Jurisprudence today is, therefore, viewed as a general theory of law. What is the format of this theory? The best format for the study of jurisprudence has been provided by Ronald Dworkin as the “General Theory of Law” a title that is obviously influenced by the second meaning of jurisprudence given above. Dworkin describes the structure of a general theory of law, in his book, Taking Rights Seriously. This has been amended slightly and described below in Dworkin’s own words:20


1. A general theory of law, says Dworkin, must be normative as well as conceptual.

2. The conceptual part should deal with law as it is, while the normative part should deal with the law as it ought to be.

3. Its normative part must have a theory of legislation, a theory of adjudication and a theory of compliance. These three theories look at the normative part of the law (or the law as it ought to be) from the standpoint of the lawmaker, the judge and the ordinary citizen.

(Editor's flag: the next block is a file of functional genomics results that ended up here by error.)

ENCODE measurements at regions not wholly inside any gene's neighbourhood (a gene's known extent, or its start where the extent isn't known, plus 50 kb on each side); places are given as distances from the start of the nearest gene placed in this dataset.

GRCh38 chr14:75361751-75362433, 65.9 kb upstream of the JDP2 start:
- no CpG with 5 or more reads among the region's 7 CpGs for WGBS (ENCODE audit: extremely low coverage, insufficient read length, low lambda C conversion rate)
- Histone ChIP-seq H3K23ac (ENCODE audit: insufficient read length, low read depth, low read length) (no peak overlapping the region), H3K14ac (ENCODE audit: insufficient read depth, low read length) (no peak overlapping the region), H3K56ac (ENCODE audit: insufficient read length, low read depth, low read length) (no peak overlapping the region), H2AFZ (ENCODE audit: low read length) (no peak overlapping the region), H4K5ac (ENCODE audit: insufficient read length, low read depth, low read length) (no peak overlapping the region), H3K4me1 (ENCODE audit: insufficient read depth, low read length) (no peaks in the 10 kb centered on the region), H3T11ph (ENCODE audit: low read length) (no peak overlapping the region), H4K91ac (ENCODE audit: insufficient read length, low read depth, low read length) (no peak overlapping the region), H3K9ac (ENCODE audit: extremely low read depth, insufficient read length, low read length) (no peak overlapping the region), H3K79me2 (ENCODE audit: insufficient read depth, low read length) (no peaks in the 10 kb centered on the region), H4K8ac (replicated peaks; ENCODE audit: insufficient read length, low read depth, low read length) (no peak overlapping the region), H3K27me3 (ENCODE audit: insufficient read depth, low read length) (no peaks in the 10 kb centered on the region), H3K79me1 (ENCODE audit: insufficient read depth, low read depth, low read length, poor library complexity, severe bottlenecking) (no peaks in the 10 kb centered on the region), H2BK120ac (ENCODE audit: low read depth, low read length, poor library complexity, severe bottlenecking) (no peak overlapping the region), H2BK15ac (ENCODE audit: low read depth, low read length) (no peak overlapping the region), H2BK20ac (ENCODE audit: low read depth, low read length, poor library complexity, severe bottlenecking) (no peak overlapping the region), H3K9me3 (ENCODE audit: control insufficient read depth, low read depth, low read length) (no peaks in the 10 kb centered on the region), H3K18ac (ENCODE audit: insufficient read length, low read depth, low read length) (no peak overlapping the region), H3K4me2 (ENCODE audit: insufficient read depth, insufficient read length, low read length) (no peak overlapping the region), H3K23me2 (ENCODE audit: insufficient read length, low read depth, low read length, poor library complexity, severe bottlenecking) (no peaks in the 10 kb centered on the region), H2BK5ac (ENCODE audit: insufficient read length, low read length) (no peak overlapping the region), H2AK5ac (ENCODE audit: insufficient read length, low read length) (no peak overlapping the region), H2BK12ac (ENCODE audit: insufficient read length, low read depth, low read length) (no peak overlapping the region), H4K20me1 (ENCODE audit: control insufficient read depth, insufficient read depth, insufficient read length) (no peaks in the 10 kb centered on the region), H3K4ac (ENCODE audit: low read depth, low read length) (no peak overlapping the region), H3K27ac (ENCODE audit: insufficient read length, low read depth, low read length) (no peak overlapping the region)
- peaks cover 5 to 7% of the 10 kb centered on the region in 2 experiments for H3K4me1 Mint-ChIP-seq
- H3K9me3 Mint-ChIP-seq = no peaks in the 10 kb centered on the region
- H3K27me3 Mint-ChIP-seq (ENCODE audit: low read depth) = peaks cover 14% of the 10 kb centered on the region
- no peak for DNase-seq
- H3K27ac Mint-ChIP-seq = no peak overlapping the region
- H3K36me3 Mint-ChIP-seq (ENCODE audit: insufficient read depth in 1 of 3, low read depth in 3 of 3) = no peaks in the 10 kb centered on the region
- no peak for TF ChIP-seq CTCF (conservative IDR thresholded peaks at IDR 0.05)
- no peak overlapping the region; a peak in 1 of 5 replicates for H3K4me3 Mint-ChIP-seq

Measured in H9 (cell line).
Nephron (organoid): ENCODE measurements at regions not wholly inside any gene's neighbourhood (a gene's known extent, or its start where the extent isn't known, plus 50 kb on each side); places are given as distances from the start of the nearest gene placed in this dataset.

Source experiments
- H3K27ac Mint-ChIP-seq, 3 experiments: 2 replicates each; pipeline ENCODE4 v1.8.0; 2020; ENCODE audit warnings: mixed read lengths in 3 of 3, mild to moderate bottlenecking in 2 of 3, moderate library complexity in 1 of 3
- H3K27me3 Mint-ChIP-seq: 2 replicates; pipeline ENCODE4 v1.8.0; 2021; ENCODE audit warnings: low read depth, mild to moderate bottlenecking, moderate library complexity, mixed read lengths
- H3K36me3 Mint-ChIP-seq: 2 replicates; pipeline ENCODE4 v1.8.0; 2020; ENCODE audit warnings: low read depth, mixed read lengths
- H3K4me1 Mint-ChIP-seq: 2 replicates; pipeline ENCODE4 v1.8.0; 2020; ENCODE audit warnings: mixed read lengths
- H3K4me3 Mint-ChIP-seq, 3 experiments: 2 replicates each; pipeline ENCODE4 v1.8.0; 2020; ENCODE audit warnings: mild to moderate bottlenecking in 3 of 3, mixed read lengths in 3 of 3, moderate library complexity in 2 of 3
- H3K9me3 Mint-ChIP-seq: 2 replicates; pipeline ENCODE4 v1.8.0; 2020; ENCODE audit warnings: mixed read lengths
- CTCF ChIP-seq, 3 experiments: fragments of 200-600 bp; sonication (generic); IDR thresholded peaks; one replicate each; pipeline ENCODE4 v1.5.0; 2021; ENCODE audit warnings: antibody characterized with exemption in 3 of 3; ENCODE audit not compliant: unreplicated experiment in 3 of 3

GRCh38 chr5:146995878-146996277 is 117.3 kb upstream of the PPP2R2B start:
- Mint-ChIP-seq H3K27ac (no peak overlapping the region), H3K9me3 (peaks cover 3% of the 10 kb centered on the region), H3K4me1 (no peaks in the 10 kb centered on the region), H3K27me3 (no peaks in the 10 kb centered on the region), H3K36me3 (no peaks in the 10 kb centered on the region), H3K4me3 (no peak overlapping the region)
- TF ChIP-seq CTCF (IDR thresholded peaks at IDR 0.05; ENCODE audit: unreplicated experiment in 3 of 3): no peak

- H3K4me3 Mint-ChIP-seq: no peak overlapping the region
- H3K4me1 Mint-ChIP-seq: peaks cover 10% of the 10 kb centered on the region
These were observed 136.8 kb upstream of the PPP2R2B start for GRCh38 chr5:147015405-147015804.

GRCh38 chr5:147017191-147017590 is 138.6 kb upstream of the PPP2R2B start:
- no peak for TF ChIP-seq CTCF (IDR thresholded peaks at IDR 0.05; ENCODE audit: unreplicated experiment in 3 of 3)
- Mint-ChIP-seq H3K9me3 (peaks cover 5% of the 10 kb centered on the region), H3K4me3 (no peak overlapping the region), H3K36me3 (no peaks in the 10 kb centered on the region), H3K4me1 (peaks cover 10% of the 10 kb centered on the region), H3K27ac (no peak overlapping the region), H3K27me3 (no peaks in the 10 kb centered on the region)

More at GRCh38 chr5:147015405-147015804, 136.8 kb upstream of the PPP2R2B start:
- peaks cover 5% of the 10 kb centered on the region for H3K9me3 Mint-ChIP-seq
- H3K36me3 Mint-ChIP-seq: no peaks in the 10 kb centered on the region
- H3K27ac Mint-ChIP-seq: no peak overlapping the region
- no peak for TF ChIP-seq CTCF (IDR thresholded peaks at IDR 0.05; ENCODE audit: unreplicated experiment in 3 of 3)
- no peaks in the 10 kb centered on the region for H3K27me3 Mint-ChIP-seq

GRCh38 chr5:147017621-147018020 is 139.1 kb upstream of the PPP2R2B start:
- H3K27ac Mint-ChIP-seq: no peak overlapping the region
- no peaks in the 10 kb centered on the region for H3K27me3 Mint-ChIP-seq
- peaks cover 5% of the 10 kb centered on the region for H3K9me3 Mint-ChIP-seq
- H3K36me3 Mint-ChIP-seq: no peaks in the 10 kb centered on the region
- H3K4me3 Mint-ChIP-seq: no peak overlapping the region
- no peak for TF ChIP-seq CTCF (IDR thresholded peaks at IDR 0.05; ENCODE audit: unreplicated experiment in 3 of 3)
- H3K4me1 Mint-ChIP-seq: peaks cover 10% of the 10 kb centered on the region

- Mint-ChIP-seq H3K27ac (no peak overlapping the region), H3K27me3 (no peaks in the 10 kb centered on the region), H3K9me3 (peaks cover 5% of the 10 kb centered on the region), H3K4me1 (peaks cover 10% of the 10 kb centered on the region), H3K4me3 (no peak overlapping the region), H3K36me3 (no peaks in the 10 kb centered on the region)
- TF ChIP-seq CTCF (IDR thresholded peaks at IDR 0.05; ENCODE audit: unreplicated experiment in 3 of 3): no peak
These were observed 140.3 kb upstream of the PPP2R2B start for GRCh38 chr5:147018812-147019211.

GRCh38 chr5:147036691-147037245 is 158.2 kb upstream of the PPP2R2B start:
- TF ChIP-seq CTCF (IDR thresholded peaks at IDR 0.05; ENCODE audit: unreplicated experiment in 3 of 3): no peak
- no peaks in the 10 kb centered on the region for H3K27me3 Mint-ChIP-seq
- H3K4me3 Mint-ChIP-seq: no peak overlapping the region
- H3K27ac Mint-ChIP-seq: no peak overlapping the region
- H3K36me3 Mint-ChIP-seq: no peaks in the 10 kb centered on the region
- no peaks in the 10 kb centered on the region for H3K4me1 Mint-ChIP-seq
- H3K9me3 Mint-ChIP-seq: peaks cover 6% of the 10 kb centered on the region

5. The theory of adjudication must contain a theory of controversy, which sets out standards that judges should use to decide hard cases at law.21 It should also contain a theory of jurisdiction, which explains why judges, rather than other groups or institutions, should make the decisions required by the theory of controversy.

6. The theory of compliance must contrast and discuss two roles. It must contain a theory of deference, which discusses the nature and limits of the citizen’s duty to obey the law in different forms of state and under different circumstances. It should also contain a theory of enforcement, which identifies the goals of enforcement and punishment and describes how officials should respond to different kinds of crime or fault.

7. The categories described above are not watertight compartments and a subject described in one may fall in another.22